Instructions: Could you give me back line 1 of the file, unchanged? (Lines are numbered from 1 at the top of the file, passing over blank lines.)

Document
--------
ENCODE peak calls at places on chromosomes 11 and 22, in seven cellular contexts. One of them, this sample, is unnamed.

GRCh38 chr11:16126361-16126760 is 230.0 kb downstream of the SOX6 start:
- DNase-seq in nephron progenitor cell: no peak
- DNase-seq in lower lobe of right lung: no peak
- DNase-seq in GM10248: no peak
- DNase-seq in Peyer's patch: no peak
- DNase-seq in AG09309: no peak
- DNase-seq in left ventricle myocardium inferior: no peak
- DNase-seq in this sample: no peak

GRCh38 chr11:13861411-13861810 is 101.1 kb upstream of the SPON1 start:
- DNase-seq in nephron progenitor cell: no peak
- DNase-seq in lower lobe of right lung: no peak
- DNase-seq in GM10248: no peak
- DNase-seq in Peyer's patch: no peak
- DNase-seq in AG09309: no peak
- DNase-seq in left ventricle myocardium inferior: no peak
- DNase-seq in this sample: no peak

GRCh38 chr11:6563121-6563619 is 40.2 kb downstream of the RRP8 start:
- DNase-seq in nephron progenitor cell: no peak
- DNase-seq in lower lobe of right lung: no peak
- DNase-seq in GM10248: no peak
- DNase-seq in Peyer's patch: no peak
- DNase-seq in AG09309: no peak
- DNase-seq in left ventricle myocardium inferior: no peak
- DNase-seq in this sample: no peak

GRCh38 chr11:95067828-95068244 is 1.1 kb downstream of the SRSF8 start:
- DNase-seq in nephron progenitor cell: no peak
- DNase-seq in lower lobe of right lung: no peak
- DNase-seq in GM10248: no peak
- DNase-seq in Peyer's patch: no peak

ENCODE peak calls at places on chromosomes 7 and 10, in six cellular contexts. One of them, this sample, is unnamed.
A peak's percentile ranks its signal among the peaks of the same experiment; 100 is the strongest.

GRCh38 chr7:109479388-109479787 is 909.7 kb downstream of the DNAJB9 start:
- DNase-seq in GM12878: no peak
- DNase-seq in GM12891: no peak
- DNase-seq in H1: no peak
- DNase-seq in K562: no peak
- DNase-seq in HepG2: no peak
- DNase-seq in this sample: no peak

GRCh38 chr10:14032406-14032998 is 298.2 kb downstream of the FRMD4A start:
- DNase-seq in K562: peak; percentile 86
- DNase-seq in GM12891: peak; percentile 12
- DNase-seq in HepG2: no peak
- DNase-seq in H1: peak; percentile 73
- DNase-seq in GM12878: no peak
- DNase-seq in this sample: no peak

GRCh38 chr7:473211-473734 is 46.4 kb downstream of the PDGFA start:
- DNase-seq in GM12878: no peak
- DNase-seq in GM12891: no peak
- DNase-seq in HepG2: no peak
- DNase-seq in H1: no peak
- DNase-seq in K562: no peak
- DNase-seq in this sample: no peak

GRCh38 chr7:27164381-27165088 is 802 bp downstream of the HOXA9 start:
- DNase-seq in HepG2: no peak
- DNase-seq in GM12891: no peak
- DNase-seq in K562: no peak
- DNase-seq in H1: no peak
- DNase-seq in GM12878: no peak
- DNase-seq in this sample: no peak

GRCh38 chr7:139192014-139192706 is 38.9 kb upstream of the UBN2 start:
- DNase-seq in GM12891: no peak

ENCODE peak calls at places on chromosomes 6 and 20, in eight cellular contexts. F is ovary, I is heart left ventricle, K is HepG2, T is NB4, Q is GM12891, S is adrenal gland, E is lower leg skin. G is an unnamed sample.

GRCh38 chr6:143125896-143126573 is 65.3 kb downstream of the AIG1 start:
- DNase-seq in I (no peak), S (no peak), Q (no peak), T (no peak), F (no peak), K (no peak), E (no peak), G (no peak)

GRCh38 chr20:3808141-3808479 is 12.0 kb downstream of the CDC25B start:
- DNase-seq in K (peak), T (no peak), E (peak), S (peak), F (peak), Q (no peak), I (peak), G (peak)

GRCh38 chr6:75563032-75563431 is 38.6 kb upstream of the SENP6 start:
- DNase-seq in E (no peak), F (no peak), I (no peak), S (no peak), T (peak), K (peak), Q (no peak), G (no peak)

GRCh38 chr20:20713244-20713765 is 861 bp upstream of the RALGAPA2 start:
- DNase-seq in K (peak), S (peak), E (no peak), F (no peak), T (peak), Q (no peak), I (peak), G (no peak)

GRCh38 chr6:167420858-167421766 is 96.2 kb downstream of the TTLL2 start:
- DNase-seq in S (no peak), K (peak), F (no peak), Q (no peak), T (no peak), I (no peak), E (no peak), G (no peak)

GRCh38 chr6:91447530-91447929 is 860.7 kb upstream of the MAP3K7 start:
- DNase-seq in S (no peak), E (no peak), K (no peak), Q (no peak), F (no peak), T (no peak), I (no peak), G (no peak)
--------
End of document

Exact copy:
ENCODE peak calls at places on chromosomes 11 and 22, in seven cellular contexts. One of them, this sample, is unnamed.